In the market for a new set of wheels, or, new to you, that is? If so, tread lightly because buyers can be taken for a ride if they are not careful. To avoid purchasing a car with hidden problems, consider the following buying precautions…
Excessive wear and tear in the interior, regardless of what the odometer says, is a clue that the car has seen some kilometres. Look for:
- Brake pedal pad worn through to the metal beneath
- Driver’s seat outer edge is worn through.
- Water leaking directly under the floor mats.
- Damp, musty odours are indications of leaks in the windshield, weather stripping or heater core.
- Cars that ride lower in the front as compared to the back indicate worn springs.
- Vehicles that bounce when pushed on indicate worn shocks and struts.
- Tires with worn outer edges from the front end represent the need for an alignment.
- Clanking noises when the vehicle is in gear point towards a problem with the drive shaft universal joints.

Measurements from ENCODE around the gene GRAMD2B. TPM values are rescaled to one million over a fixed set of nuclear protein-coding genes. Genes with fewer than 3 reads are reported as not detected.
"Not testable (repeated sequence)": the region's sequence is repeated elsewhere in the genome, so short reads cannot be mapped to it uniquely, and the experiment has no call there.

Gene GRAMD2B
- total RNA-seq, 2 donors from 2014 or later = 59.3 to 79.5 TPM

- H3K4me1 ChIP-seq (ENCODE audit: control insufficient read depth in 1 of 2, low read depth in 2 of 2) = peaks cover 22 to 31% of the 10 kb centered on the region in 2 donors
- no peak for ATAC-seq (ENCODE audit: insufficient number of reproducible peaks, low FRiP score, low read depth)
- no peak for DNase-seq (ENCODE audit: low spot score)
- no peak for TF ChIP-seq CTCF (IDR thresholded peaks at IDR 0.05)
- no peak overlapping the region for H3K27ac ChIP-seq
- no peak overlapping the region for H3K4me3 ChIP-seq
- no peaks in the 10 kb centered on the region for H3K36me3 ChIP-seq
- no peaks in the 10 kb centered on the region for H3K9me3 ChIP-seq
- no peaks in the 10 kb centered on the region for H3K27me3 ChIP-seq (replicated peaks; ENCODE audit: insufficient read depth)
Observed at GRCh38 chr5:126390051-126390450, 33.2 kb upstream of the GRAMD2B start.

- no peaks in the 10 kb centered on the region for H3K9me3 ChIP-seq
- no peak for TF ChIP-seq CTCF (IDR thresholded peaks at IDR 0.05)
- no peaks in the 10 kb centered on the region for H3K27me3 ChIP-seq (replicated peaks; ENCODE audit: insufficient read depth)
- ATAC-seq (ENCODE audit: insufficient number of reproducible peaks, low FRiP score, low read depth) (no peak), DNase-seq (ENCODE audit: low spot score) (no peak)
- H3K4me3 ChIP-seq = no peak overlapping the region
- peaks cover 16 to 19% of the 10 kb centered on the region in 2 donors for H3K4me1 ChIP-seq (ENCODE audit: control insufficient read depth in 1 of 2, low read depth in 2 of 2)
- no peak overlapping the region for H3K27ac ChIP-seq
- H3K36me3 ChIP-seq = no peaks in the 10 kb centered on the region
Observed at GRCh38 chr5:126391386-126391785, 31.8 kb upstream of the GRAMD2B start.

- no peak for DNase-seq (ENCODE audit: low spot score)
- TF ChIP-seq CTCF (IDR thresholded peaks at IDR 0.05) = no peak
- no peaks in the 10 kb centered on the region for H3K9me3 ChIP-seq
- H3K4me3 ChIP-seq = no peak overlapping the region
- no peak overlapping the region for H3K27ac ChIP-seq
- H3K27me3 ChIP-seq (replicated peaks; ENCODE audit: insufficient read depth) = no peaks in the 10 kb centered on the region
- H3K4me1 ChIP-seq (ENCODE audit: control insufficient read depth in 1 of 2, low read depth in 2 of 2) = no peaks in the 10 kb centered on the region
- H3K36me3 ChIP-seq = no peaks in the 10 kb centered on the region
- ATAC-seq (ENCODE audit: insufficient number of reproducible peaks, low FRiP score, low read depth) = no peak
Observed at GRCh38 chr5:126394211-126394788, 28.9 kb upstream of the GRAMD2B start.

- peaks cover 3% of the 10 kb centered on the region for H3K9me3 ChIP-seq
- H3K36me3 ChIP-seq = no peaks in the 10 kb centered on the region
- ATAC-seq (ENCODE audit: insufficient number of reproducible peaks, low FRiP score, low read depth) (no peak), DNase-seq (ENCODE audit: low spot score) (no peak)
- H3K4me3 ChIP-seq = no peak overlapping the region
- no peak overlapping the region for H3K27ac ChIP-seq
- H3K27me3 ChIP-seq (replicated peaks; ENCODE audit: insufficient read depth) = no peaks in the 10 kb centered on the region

- Repainted body panels. Check this by looking at the colours of adjoining panels to see if they match the front fender.
- Motor oil that is not full indicates that the engine may be leaking or burning oil.
- Knocking and ticking sounds that increase as the engine speed increases represent major problems and costly repairs.
- Transmission fluid that is black or brown may indicate internal damage.
- Banging, grinding or squeaking noises indicate a damaged or broken transmission mount.
Do not be fooled by the mileage on the odometer! To see if the instruments have been tampered with, look for fingerprints or scratches inside the plastic covering. Kilometre numbers that don’t line up properly on the odometer offer another fraud clue. This may be a crude attempt at getting you to buy a vehicle that has far more kilometres (and problems) than what the low mileage would suggest.